Energy medicine relates to a variety of practices, many of them deriving from complementary or alternative medical theories. The term has gained use since the 1980s, with the founding of the International Society for the Study of Subtle Energies and Energy Medicine. Treatment takes many different forms, and is usually divided into two categories: veritable and putative.
Veritable energy medicine means that specific forms of energy like light or magnetic therapy are used and are measurable. In contrast, putative energy can’t yet be measured. Western medicine makes use of various specific forms of energy often. For instance, radiation therapy is in loosest definition energy medicine, and things like sound waves are used to visualize parts of the body through sonograms. People who suffer from seasonal affective disorder (SAD) may use forms of light therapy, which can help improve mood during seasons when there is limited sunlight. Other forms considered veritable include magnetic therapy, either with static magnets or with electromagnetic pulses.
The other type of energy medicine, putative, operates under the basic premise that all people have an energy field. Disturbing this field results in sickness and disease. This is a thought reflected in Traditional Chinese Medicine, where practitioners work in various ways to restore balance in the body’s energy field or qi.
The numbers of medical interventions that are alternative — directed at creating a balanced energy field — and putative, are impressive. Therapies can include things like homeopathy, acupuncture, therapeutic massage, prayer or distance healing, qi gong, or the newly developed emotional freedom technique. Each of these therapies aims toward restoring balance to disrupted or disturbed energy fields, since this will bring about health and freedom from sickness.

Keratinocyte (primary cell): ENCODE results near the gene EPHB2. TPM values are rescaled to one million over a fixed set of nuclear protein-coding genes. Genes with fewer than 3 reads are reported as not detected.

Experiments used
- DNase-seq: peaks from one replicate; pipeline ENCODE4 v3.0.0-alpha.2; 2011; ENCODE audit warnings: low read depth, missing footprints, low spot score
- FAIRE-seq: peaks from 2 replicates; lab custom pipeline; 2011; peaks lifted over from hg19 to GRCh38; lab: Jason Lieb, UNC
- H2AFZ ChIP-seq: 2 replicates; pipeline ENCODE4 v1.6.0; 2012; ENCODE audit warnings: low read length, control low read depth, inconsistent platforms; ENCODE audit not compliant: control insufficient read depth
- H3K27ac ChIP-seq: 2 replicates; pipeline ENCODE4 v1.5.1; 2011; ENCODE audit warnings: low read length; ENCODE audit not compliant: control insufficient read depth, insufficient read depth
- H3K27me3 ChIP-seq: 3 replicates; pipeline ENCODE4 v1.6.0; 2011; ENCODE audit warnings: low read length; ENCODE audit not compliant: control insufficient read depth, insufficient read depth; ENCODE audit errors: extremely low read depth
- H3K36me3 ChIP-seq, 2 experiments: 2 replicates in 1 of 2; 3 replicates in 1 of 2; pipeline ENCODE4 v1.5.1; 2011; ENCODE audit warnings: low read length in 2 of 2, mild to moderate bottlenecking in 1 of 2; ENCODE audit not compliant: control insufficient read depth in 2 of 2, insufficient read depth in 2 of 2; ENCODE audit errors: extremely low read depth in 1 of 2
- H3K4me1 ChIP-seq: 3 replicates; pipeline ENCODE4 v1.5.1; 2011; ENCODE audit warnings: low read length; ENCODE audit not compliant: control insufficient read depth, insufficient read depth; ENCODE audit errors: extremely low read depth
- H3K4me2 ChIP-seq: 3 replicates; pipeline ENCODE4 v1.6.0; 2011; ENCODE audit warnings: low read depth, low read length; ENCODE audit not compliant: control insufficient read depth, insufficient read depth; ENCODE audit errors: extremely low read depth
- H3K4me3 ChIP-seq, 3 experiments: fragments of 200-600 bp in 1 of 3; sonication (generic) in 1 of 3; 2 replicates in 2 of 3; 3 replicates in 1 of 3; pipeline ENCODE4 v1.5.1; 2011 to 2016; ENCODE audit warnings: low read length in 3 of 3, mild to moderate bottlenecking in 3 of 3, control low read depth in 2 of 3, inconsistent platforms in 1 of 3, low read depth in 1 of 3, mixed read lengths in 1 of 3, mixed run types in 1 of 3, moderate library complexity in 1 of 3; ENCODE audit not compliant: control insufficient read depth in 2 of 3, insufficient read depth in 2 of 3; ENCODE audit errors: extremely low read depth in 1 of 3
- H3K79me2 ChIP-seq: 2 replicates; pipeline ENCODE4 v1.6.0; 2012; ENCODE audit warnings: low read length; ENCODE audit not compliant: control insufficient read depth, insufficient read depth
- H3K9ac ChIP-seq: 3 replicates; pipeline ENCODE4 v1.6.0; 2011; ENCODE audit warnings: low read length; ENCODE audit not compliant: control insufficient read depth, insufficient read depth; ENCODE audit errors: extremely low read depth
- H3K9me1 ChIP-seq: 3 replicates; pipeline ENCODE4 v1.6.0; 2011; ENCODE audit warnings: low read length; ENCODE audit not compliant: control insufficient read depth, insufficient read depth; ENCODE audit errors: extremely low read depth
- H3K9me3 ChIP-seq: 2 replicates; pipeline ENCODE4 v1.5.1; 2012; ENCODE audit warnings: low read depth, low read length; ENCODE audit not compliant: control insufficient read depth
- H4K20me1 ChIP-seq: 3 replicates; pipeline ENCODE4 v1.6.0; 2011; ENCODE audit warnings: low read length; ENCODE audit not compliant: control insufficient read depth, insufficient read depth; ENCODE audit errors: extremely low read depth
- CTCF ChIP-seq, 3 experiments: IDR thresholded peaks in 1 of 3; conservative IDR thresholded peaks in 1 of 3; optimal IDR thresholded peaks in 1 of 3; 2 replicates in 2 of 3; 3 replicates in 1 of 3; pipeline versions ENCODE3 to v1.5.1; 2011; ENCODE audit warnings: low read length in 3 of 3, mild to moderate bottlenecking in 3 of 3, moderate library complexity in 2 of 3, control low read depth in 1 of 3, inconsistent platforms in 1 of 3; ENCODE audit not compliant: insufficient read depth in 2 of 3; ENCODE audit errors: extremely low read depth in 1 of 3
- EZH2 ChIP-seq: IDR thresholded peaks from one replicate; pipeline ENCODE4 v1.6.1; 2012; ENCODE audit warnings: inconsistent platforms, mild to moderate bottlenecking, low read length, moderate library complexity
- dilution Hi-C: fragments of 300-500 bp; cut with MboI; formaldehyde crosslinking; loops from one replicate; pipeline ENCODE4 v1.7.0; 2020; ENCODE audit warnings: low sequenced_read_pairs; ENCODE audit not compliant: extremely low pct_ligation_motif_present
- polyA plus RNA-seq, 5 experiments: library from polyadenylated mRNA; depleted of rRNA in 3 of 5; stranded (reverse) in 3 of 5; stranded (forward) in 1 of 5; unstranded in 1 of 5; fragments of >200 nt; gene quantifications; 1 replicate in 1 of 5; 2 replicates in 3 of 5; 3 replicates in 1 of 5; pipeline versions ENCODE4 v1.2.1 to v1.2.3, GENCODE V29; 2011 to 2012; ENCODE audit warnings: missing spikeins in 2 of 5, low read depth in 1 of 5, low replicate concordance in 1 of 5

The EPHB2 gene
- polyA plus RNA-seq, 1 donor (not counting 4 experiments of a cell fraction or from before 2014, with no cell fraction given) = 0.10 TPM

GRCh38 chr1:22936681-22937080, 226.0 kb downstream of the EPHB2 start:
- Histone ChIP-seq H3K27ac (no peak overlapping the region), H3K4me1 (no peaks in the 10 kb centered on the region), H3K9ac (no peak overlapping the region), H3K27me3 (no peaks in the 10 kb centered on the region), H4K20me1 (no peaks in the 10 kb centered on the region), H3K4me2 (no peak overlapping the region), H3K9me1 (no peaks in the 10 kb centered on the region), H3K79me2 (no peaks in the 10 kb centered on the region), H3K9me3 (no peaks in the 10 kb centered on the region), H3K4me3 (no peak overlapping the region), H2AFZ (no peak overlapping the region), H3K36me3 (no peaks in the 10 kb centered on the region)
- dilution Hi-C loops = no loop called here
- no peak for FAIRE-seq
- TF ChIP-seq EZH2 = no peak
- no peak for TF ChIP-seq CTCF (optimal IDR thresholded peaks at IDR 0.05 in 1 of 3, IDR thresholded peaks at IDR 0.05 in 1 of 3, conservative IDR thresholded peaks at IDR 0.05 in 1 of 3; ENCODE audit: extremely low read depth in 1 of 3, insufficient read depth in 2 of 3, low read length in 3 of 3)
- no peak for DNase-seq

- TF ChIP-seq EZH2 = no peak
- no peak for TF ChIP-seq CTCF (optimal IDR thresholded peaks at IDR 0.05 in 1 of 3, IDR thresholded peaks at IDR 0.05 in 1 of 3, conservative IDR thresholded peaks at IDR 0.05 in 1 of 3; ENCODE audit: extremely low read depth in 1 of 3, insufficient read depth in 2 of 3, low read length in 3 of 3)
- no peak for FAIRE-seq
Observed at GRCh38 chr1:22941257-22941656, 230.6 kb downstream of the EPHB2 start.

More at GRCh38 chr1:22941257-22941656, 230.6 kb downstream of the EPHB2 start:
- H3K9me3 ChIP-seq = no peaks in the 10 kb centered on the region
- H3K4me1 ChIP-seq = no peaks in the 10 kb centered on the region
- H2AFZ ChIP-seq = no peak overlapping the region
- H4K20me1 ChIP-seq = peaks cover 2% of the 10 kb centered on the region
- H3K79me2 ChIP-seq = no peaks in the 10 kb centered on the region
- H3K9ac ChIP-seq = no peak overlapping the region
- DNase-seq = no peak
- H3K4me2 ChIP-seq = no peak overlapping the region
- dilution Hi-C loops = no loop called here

When you consider these therapies, it’s easy to see why the second form is called putative. For most of the therapies you can’t exactly measure how you’re using energy or how much energy you’re using as you can with veritable energy medicine. There’s a big difference between using specifically controlled electromagnetic pulses and saying a prayer for someone to get well. In the second case, you might be asking yourself “How much prayer is needed? How long should I pray, and how often?” There may be no measurable answer to this, yet (as practitioners of putative methods might attest).
Given the vast range of energy medicine techniques, it may be difficult to separate fact from fiction in determining if one method or another actually works. Different standards in testing effectiveness may apply, and methods may not be subjected to the same kind of rigorous study or clinical double blind trials that most western medical techniques undergo. Some therapies, such as homeopathy, can conflict with other medical conditions, and prescription or over the counter drugs. Though many of these practices have long histories, such as qi gong and acupuncture, others are very new and are not adequately tested to determine safety.